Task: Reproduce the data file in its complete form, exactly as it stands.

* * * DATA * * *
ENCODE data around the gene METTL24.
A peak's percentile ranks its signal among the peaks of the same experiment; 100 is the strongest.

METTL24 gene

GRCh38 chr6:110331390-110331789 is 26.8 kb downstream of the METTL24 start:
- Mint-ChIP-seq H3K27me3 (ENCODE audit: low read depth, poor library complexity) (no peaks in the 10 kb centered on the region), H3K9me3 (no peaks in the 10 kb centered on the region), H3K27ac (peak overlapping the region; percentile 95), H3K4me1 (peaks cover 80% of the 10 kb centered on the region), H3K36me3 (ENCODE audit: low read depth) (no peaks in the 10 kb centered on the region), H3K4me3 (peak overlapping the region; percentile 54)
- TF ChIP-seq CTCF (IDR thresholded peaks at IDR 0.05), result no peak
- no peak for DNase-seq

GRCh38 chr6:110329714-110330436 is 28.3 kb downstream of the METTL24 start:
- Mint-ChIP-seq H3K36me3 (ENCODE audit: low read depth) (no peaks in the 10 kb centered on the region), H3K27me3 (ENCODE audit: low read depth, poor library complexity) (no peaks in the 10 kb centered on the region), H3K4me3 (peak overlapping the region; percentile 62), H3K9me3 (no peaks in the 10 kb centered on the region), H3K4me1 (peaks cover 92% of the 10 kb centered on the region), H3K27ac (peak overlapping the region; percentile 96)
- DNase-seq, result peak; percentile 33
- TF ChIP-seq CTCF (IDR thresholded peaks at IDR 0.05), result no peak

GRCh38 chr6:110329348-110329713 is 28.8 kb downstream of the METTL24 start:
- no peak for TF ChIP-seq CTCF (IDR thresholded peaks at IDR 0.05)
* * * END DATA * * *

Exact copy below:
ENCODE data around the gene METTL24.
A peak's percentile ranks its signal among the peaks of the same experiment; 100 is the strongest.

METTL24 gene

GRCh38 chr6:110331390-110331789 is 26.8 kb downstream of the METTL24 start:
- Mint-ChIP-seq H3K27me3 (ENCODE audit: low read depth, poor library complexity) (no peaks in the 10 kb centered on the region), H3K9me3 (no peaks in the 10 kb centered on the region), H3K27ac (peak overlapping the region; percentile 95), H3K4me1 (peaks cover 80% of the 10 kb centered on the region), H3K36me3 (ENCODE audit: low read depth) (no peaks in the 10 kb centered on the region), H3K4me3 (peak overlapping the region; percentile 54)
- TF ChIP-seq CTCF (IDR thresholded peaks at IDR 0.05), result no peak
- no peak for DNase-seq

GRCh38 chr6:110329714-110330436 is 28.3 kb downstream of the METTL24 start:
- Mint-ChIP-seq H3K36me3 (ENCODE audit: low read depth) (no peaks in the 10 kb centered on the region), H3K27me3 (ENCODE audit: low read depth, poor library complexity) (no peaks in the 10 kb centered on the region), H3K4me3 (peak overlapping the region; percentile 62), H3K9me3 (no peaks in the 10 kb centered on the region), H3K4me1 (peaks cover 92% of the 10 kb centered on the region), H3K27ac (peak overlapping the region; percentile 96)
- DNase-seq, result peak; percentile 33
- TF ChIP-seq CTCF (IDR thresholded peaks at IDR 0.05), result no peak

GRCh38 chr6:110329348-110329713 is 28.8 kb downstream of the METTL24 start:
- no peak for TF ChIP-seq CTCF (IDR thresholded peaks at IDR 0.05)